Waves: Energy Source Fact File!
We’ve just got back from Westfield, Stratford where British Gas hosted the finals of their exciting new Generation Green Energy Performance competition where schools competed to win an Energy Makeover, worth up to £150,000!
Six school classes were then chosen to dance on a special dance floor, made of tiles that converted their footsteps into electrical power!
Oh, and they got to dance with Jordan and Perri from Diversity!
To help you get thinking about energy, we’ve got some great pages all about it! Here’s the need-to-know stuff about the energy source, waves!
When wind blows over areas of water it creates waves. Some of the energy from the wind is transferred to the waves, which then carry this energy as they move through the water.
Where can you find wave energy?
Wave energy can be harnessed anywhere in the world where there is enough wind to produce waves for most of the time. In the UK the best places for harnessing wave energy are North-West Scotland, Wales and South-West England. However there is only one commercial wave energy plant in the world, in Portugal, and this only generates very small amounts of electricity. But several are planned for the UK.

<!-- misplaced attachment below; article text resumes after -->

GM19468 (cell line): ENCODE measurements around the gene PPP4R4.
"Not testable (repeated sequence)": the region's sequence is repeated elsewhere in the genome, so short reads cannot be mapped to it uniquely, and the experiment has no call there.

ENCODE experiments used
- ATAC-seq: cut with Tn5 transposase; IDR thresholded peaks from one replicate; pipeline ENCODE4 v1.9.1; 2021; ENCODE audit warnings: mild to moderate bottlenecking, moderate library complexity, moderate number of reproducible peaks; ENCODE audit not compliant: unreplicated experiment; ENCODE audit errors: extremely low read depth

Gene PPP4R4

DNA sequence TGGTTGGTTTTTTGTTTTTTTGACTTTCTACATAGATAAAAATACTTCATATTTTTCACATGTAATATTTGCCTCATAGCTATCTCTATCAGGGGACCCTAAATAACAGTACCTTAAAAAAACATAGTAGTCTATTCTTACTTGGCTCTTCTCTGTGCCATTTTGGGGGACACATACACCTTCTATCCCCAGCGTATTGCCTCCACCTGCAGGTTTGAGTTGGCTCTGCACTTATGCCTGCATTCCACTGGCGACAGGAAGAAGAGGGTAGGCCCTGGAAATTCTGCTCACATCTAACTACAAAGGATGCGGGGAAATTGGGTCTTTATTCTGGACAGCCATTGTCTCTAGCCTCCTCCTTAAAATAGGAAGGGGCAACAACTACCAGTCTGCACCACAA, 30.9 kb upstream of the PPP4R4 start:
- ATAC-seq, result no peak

How is it made into electricity?
Wave energy can be harnessed out at sea or by the shoreline. For example, waves reaching the shore can be used like a piston to push air up and down a large pipe. The force of the air being pushed is used to turn a turbine. This turbine is attached to a generator that creates the electricity. There are many other ways to make electricity from waves – they all convert the energy in the waves to electrical energy.
What are the advantages of using wave power?
- It is a renewable source of energy, which means that it will not run out.
- As an island we have a lot of suitable coastline and therefore could harness a lot of wave energy.
- The energy source is free.
- No fuel is needed and no waste or emissions are produced.
What are the disadvantages of using wave power?
- Wave power is still under development – it could be 10 years before it is ready to be used on a large scale.
- Wave power is more expensive than other forms of electricity production.
- Wave power devices need to be able to withstand very rough weather – it could cost a lot of money to repair damage caused by storms.
- Even in the most suitable spots, wave energy can be unreliable because it depends on the wind.
Competition is now closed.
Click on another Energy Source below to keep on exploring!